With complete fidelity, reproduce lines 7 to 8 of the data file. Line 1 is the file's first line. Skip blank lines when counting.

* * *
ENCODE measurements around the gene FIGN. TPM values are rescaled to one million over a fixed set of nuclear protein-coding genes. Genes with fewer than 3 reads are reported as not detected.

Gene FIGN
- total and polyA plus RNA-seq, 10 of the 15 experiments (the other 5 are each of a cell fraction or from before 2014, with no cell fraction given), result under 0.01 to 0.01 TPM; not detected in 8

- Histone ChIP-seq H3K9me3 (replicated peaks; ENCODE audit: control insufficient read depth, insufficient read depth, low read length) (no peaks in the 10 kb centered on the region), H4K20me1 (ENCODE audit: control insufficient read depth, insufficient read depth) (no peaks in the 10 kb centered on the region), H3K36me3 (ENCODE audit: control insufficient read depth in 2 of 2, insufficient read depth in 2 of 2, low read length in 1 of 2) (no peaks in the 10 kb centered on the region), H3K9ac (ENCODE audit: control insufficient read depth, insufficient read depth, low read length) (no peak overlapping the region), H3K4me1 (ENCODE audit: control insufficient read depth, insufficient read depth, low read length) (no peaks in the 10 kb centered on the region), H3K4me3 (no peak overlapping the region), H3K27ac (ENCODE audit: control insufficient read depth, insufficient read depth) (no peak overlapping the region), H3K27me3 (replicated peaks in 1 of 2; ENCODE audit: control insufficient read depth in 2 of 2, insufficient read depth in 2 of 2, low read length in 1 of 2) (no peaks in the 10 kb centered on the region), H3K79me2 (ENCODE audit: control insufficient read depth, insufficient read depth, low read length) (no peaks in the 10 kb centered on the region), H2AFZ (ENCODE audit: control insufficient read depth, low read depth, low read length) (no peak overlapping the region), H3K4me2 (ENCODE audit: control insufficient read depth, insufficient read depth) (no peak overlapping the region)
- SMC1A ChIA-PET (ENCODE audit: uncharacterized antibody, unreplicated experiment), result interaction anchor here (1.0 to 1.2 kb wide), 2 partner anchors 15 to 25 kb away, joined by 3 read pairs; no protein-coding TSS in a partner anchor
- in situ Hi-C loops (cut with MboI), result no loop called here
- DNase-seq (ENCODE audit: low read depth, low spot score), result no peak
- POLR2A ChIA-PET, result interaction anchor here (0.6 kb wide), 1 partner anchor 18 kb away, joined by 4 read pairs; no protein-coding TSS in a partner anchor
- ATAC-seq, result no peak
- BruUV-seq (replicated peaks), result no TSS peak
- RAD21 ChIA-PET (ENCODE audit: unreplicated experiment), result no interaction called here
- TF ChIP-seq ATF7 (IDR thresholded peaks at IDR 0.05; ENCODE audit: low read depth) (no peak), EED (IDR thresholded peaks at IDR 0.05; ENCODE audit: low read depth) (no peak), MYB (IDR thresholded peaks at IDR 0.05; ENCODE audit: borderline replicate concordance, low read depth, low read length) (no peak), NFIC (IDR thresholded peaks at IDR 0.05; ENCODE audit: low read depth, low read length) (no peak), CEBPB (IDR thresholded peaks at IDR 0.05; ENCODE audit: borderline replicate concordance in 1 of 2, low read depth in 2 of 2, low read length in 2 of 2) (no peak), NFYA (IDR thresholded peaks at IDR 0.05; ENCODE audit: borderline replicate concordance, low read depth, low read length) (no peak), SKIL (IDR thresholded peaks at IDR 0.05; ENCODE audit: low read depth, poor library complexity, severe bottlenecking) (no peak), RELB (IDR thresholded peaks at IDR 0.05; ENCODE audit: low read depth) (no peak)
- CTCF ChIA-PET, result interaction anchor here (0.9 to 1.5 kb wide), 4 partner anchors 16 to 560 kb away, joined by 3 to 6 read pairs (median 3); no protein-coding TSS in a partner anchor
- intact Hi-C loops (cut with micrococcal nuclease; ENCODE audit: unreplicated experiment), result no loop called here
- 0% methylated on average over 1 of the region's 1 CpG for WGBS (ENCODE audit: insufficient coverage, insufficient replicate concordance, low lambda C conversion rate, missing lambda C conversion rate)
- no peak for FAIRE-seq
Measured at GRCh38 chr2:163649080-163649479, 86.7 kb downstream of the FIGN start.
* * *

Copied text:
- DNase-seq (ENCODE audit: low read depth, low spot score), result no peak
- POLR2A ChIA-PET, result interaction anchor here (0.6 kb wide), 1 partner anchor 18 kb away, joined by 4 read pairs; no protein-coding TSS in a partner anchor